Only time will tell whether or how the Instagram influencers will impact taharat ha-mishpahah education more broadly. Much will depend on the evolving use of the platforms and the migration of users to different platforms. The internet is here to stay, and many anticipate that the right-wing of the haredi world will continue to grapple with how to use it in ways that comport with its values rather than attempt to get adherents offline entirely. Nevertheless, some rabbinic leaders have continued to discourage those who use social media, women in particular, and some popular influencers have left the platforms as a result.
We may also begin to see negative-skewing or controversial content. The accounts referenced in this article are encouraging about the practice of the laws of niddah, but new accounts are created frequently, and some may eventually take a negative approach. Even for those who intend to encourage observance, a recent brouhaha in Israel serves as a reminder about the volatile and sometimes unforgiving nature of social media. When a philanthropist and mikvah educator paid secular celebrities to publicly speak and post about their experiences practicing taharat ha-mishpahah, secular and religious Jews alike were scandalized, finding it manipulative or immodest, respectively. This news item appears to be blowing over, but it highlights potential for hot-button issues to either popularize taharat ha-mishpahah accounts or draw fierce criticism to the space.
I predict that the tone of in-person taharat ha-mishpahah education will become lighter, more frank, and more informed as a result of the conversations taking place on Instagram. These reels are also likely to open more robust learning in spaces like high schools, seminaries, colleges, synagogues, and community centers. Though there have been proponents of taharat ha-mishpahah education in these spaces for decades, some have been met with resistance or indifference. As this area of law is normalized, there may be more enthusiasm for education – or at least less reluctance. Even if it means people entering their kallah and hatan classes, their marriages, or their doctor’s offices with slightly more information, this would be a positive development.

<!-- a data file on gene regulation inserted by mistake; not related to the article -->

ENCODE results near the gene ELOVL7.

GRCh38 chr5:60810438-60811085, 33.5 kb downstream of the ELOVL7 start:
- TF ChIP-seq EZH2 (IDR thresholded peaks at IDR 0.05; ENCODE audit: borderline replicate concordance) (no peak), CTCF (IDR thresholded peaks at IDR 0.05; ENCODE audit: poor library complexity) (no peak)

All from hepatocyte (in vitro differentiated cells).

One type of online education – reels – may beget other kinds of online education. Influencers like The Bohemian Balabusta, The Confident Kallah, Chana Carlebach, and others mentioned offer online courses, and we may see more follow suit or create new kinds of online opportunities for entertainment, business, and study.
Whether any Instagram engagement will result in halakhic or hashkafic change is yet undetermined. Potential change on social media, somewhat ironically, may be the result of the congenial, and some might say feminine, style of leadership and communication in the environment, which accommodates a range of opinions and philosophies.
The taharat ha-mishpahah social media ecosystem boasts creators belonging to the modern, centrist, and right-wing camps of Orthodoxy, and the porous nature of Instagram engagement invites participants from diverse communities.
One reel published by Nishmat in June 2022 includes an incredulous male voice that said, “Who told you that?” The post was meant to add nuance to the common teaching that a woman must soak in a bathtub for at least thirty minutes in preparation to immerse in the mikvah. Though there was no public outrage, Nishmat quickly removed the reel since it could potentially be perceived as undercutting poskim and educators who hold by the thirty-minute rule. Rather than simply erase the reel, Nishmat also issued an apology in another reel – which used a twinge of its signature humor – and posted more information about the laws related to mikvah preparation. The apology and information was well-received. Comments include, “I so much appreciate your humility…” and “…I found [this] very helpful. Thank you!”
This kind of self-awareness and respectful dialogue creates an atmosphere where women feel comfortable talking about intimate matters and engaging with those who may be outside their religious circles. It enables cross-pollination and exposure to different opinions. Conversancy with lenient opinions or humrot may inform women’s practice and the way educators present material, but it remains to be seen whether Halakhah will shift as a result. It is also uncertain whether that shift would be toward a more conservative or liberal practice, or some mix of the two.
Effectively supporting women and couples includes making space for women’s experiences. Yoetzet Halacha Tova Warburg Sinensky writes about ways in which the observant communities must validate women and couples around the observance of taharat ha-mishpahah. She advises, “Women should receive reassurance that observing niddah is emotionally charged,” and “[i]t is critical…to help women find opportunities to articulate their experiences and receive the support that they need.”
Although education about niddah is improving because of the efforts of yoatzot and other skilled educators and in response to demand, apart from the Instagram accounts, few spaces encourage or highlight expressions of women’s lived experiences around taharat ha-mishpahah. Instagram communities provide a place to explore intersections between Halakhah and medical, emotional, and familial aspects of observance.